Due to growing cybersecurity threats, the Federal Trade Commission (FTC) announced new changes to the Safeguards Rule, designed to protect businesses from these threats and help keep customer data safe.
This new set of guidelines will take effect this year, and according to the FTC, all businesses covered by this rule must comply by June 9, 2023. What is the FTC Safeguards Rule? Is your business affected by these new regulations? And what are the penalties?
What is the FTC Safeguards Rule?
The FTC Safeguards Rule is a regulation in the United States that requires financial institutions to develop and implement a comprehensive information security program to protect customer information. The Federal Trade Commission (FTC) established the rule in 2003 under the Gramm-Leach-Bliley Act.
Over the last twenty years, a lot has changed in the business world, fueled by technological advancements that have introduced new threats. As a result, the FTC amended the original rule to suit the modern threat landscape.
According to the FTC, the Safeguards Rule requires the covered entities to develop, implement, and maintain information security programs with physical, technical, and administrative safeguards designed to protect customer data.
So, What was Updated?
The original (2003) Safeguards Rule was flexible and allowed businesses, for the most part, to “figure out” how to protect customer data. The FTC initially gave five loose guidelines:
- Perform risk assessment
- Designate a program coordinator
- Update security programs over time
- Oversee service providers
- Implement safeguards & perform audits
It was up to businesses to devise ways to protect customer data following the above guidelines.
In 2021, the FTC updated the guidelines to better reflect the current threat landscape. The original compliance deadline was extended to June 9, 2023, due to the COVID-19 crisis. Covered entities are required to assess the risks to customer information and implement measures to address those risks. Below we list some of the highlights from the updated rules.
- Train employees on the importance of information security (security awareness training) and how to identify and prevent security incidents.
- Regularly monitor and test their information security systems to ensure they remain effective.
- Maintain documentation of their information security program and make it available to the FTC upon request.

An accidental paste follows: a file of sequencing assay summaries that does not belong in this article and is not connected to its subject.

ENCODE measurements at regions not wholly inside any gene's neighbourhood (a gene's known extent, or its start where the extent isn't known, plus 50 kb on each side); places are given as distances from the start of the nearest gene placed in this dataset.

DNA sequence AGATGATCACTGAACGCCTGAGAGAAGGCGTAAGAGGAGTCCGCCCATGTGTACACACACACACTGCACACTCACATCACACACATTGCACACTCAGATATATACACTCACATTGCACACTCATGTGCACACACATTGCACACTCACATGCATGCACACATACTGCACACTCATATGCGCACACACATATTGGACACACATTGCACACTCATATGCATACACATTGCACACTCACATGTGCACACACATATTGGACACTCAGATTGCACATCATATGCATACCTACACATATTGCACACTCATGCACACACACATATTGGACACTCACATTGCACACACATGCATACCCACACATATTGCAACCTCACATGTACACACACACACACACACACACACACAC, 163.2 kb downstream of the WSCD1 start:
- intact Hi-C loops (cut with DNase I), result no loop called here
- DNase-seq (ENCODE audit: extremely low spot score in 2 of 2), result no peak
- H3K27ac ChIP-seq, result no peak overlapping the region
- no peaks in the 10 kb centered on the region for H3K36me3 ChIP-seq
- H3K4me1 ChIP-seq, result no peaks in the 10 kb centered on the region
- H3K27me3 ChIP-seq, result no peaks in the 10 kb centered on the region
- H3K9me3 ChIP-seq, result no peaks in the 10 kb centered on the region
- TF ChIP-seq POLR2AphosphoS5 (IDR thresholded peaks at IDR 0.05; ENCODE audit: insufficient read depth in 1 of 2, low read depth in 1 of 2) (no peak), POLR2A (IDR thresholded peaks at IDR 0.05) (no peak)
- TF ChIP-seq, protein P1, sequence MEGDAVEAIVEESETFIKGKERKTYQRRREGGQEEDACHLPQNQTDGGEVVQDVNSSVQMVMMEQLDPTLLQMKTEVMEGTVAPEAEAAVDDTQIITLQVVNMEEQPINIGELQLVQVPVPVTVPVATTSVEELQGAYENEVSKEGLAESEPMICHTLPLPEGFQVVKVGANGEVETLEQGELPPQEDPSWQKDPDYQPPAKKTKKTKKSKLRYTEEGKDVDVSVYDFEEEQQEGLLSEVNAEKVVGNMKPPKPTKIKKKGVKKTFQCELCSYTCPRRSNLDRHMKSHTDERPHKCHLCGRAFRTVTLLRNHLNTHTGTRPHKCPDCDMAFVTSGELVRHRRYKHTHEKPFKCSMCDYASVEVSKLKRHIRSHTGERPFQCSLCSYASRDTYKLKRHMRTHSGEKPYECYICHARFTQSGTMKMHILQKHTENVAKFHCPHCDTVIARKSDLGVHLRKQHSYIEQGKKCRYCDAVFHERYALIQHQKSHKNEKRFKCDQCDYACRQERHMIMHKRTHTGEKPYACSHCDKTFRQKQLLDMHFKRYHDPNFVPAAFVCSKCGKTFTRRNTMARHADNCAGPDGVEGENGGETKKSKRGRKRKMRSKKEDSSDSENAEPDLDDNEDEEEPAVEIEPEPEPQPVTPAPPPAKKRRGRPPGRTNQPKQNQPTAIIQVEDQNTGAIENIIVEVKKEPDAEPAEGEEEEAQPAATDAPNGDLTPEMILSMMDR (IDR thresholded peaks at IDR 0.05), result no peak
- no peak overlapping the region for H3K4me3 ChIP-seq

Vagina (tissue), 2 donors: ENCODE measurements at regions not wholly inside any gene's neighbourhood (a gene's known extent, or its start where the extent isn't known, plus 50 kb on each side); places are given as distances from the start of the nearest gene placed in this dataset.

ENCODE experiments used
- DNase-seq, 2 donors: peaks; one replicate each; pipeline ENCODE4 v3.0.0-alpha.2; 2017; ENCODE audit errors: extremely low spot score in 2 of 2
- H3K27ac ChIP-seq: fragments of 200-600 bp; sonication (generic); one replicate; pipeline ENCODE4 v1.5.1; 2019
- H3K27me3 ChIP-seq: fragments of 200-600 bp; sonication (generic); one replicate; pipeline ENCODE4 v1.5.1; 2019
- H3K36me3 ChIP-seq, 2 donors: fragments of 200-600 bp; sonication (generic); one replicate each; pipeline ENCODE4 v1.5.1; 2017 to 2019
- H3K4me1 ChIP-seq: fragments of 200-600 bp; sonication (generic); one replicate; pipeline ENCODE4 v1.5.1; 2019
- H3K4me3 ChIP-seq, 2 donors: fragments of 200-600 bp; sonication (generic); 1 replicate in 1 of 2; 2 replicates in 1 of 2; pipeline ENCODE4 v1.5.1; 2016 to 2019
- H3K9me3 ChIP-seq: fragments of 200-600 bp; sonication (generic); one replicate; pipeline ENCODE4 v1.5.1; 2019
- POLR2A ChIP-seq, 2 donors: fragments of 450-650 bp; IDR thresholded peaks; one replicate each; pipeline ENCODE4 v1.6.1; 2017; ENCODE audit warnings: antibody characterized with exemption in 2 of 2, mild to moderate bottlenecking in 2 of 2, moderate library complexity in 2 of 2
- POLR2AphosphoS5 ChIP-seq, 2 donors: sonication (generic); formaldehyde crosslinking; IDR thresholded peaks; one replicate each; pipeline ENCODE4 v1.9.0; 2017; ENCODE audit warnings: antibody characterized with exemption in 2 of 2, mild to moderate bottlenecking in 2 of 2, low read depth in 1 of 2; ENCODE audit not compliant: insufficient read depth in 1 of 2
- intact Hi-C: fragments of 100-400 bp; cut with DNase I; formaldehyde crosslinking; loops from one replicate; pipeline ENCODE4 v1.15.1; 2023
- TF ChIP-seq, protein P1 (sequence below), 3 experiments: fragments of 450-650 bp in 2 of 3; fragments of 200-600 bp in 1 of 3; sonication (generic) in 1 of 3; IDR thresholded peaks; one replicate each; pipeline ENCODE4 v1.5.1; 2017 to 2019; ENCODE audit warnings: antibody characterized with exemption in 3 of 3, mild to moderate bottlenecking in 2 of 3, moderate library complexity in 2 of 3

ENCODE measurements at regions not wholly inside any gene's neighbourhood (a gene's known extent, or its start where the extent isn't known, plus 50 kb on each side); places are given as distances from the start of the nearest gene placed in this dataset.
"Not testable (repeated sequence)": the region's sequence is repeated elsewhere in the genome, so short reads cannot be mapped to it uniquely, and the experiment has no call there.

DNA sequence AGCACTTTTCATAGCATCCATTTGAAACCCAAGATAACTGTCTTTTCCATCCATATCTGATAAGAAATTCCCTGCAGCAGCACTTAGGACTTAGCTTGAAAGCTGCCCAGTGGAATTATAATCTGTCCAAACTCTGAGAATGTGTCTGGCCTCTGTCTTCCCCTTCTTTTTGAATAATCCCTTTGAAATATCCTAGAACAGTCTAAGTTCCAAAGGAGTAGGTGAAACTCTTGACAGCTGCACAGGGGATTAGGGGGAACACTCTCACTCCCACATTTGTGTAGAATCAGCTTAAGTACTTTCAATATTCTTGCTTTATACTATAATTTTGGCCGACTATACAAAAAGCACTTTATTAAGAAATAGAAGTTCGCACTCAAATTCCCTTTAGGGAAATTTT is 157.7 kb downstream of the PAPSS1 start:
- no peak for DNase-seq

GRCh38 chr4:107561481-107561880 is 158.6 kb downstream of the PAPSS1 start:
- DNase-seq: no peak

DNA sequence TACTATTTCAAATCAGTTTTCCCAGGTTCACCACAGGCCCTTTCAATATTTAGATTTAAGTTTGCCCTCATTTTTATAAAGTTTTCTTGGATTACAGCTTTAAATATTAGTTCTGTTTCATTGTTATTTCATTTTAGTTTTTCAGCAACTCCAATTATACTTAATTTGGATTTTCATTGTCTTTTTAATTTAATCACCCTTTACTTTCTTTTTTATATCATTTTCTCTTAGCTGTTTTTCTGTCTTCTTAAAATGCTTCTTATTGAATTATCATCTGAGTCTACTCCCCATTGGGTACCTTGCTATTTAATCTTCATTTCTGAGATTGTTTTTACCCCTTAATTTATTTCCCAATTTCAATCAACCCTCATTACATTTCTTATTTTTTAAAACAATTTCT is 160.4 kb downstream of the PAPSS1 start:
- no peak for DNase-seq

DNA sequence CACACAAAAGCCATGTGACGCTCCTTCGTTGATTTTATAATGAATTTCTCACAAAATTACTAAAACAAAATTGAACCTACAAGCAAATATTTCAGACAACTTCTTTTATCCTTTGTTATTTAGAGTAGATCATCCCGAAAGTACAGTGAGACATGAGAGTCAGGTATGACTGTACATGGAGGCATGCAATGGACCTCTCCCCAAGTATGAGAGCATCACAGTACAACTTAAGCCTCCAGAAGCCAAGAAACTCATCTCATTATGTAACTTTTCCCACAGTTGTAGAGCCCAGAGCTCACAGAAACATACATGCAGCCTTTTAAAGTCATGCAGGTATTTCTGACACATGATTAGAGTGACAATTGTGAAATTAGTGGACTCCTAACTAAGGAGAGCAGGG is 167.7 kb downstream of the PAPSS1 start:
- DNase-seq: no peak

- Report incidents of unauthorized access to customer information to the FTC and, in some cases, to affected customers.
- Monitor your service providers or third-party contractors.
With the new changes, businesses are not allowed to just “figure it out.” They must comply with industry-standard techniques of data security or risk significant fines. In addition to the changes, the regulatory body expanded the list of entities that must comply with the Safeguards Rule.
What Businesses are Subject to the New Safeguards Rule?
The Safeguards Rule applies to financial institutions, which originally meant “any institution engaged in financial activities.”
⇒The FTC has expanded the definition to include any organization significantly involved in economic activities and operations incidental to such financial activities. In layman’s language, the FTC Rule covers businesses that:
- Extends lines of credit
- Handles big money
- Connects consumers with financial institutions
- Helps others access capital
So, who needs to comply?
Here’s a rundown of the types of businesses subject to the rule to help determine if your company needs to comply.
- Mortgage lenders
- Credit unions
- Community banks
- Finance companies
- Mortgage brokers
- Colleges and universities
- Real estate and property appraisers
- Investment advisors
- Tax preparers and accountants, CPA
- Collection agencies
- Wire transferors (MoneyGram, Western Union, etc.)
- Automobile dealerships
- Finders – Any business that charges a fee to connect sellers with consumers
The FTC may continue to expand this list as the need for data protection increases as more and more companies embrace digital transformation. So, even if your business doesn’t fall under the FTC’s definition of a “financial institution,” it could be included in the future.
Consequences of Non-Compliance
The new rule authorizes the FTC to take legal action against companies that don’t comply. According to the Federal Trade Commission, penalties for non-compliance with the Safeguards Rule can be “extensive and expensive.”
The agency can initiate enforcement action against any organization that fails to comply, which may include long-term “consent agreements” for the entity and the senior management. The maximum fine you can be charged is $11,000 per day for each data breach.
The most significant damages, however, will be in reputation and the costs for legal suits initiated by the customers.